Unlike most of Japan, the other parts of Okinawa are not as accessible via trains, and buses may be a bit sparse at times. So if possible, travel via rental car is the most convenient option — just make sure to have a license and a couple of friends to split the bill.

Then after a 30-40 mins drive from Naha, you can reach Chatan which has the famous American Village of Okinawa. Neon lights, lively music, and a cheerful atmosphere — you may forget that you’re still in Japan. This place offers multiple foreign eating establishments and shopping boutiques that are unique to the area. It is located by the seaside with a nice blend of Japanese and Western culture that gives such a memorable experience. Personally, my favorite area in the American Village is the Christmas Land where it feels like Christmas every day because of the decorations and beautiful lights.

Of course, it would be foolish to go to Okinawa without visiting the beaches. With numerous coasts to choose from, it would be difficult to choose the best beach to go to. Nearest to the American Village would be the Araha beach which may get crowded at times but offers a lively coast with nice white sand and clear waters. Other places that I visited were the more secluded Azama Sun Sun beach, Manza beach, and Cape Maeda which is famous for divers who want to visit the Blue Cave.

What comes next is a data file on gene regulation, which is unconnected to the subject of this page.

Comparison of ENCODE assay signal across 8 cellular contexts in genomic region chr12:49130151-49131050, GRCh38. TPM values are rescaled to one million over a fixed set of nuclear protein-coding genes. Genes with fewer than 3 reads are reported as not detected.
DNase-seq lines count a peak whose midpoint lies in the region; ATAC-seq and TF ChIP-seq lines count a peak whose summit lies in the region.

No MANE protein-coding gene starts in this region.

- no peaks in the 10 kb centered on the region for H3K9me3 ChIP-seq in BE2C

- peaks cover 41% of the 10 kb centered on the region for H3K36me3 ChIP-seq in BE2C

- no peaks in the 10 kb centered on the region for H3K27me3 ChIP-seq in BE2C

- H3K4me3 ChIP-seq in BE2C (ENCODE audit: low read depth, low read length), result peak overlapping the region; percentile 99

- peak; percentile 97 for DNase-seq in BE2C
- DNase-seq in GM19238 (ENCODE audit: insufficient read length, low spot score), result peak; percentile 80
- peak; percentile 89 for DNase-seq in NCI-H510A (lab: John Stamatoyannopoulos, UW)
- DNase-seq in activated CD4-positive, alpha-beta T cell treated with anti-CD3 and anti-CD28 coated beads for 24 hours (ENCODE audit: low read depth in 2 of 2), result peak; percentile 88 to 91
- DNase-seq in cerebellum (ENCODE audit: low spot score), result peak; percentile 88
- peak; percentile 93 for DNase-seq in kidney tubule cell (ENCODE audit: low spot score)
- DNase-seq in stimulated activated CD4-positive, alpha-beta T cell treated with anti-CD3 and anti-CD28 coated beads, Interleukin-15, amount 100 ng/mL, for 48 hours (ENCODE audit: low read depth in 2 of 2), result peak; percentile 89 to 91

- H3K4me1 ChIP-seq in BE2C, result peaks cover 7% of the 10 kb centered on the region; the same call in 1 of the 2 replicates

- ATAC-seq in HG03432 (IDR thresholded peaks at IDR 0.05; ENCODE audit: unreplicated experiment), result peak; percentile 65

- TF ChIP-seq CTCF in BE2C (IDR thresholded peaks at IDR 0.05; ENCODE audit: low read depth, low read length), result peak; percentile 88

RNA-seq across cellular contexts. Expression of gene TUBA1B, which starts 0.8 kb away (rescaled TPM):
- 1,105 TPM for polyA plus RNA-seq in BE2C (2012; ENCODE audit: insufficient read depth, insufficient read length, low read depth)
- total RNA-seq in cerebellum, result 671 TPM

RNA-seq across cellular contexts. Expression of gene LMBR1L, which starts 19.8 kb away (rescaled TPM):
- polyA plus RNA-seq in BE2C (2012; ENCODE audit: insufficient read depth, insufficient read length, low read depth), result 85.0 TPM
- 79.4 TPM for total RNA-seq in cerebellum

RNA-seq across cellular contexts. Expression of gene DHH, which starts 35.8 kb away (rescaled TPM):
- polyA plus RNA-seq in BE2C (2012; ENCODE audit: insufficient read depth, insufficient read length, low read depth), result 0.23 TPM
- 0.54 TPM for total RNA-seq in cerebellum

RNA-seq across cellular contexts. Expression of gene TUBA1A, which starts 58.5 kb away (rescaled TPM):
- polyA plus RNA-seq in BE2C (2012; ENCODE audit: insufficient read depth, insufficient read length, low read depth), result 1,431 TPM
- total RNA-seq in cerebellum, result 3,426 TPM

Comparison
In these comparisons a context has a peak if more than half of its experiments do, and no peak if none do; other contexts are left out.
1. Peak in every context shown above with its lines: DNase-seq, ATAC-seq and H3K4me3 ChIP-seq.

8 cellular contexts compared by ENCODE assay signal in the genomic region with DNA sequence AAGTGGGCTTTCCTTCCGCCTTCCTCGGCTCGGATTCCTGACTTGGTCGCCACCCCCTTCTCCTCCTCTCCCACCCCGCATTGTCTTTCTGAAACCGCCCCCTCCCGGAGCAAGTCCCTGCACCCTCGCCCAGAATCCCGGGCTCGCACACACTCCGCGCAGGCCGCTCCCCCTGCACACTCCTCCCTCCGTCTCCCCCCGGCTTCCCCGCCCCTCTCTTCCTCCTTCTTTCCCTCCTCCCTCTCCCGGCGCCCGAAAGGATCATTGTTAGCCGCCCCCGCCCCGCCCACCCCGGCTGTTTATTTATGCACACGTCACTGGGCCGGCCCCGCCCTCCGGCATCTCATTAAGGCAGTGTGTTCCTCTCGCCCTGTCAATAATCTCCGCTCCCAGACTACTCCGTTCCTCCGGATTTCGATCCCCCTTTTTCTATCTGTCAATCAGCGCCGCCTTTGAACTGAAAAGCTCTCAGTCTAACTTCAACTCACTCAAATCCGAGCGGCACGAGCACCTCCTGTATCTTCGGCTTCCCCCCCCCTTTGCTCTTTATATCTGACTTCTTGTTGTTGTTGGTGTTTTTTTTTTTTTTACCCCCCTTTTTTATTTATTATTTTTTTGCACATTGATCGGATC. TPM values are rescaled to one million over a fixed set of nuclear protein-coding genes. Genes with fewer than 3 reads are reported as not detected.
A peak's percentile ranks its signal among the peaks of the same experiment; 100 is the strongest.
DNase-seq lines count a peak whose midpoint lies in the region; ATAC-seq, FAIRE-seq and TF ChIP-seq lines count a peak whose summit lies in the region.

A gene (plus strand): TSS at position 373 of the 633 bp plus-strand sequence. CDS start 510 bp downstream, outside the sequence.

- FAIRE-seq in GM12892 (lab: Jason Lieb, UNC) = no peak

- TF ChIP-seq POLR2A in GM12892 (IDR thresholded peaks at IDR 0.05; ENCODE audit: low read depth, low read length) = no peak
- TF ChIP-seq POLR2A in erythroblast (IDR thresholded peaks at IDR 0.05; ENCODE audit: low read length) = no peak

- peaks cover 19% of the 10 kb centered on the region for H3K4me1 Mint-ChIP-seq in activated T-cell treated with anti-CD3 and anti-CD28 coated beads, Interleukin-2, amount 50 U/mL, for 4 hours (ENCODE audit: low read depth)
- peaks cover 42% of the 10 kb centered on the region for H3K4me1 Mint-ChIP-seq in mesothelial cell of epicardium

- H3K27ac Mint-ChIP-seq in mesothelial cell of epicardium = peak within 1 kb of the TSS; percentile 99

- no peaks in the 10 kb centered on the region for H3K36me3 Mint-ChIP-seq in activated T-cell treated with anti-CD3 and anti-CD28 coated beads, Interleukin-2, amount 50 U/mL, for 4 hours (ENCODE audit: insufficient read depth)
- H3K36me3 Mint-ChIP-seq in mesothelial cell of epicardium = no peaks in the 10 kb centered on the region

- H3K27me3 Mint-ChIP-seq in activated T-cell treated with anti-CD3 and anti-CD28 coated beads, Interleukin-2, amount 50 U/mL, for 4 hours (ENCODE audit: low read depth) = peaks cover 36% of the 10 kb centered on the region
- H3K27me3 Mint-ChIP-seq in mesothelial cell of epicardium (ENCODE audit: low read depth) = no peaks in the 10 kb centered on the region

In addition to swimming on the beaches, one can enjoy a kayaking experience along a mangrove forest in the Yambaru National Park. The Yambaru kayak club offers a guided tour along the forest while kayaking, and it was quite fascinating to row through the undergrowth. Then, if you’re feeling adventurous (as I did), you can flip your own boat and just enjoy the cool waters.

Another popular destination is the Okinawa Churaumi Aquarium. It contains hundreds of aquatic species, among the most famous of which is the jinbeizame or whale shark. It also features different rays, sharks, and dolhpins, in addition to beautiful coral reefs and deep-sea creatures.

Truly, Okinawa has so many sites and experiences to offer that spending more than a week here and its neighboring islands is definitely worth it. But personally, what made traveling here most memorable were the people I went with and those whom I met along the way. Without them, traveling in Okinawa would have been much different. Friends from NAIST made it such a fun and remarkable experience, and even the locals were so kind and friendly. So make sure to go with good company – or if solo travel is your thing – to greet the locals pleasantly. By doing so, you may enjoy a respite from research.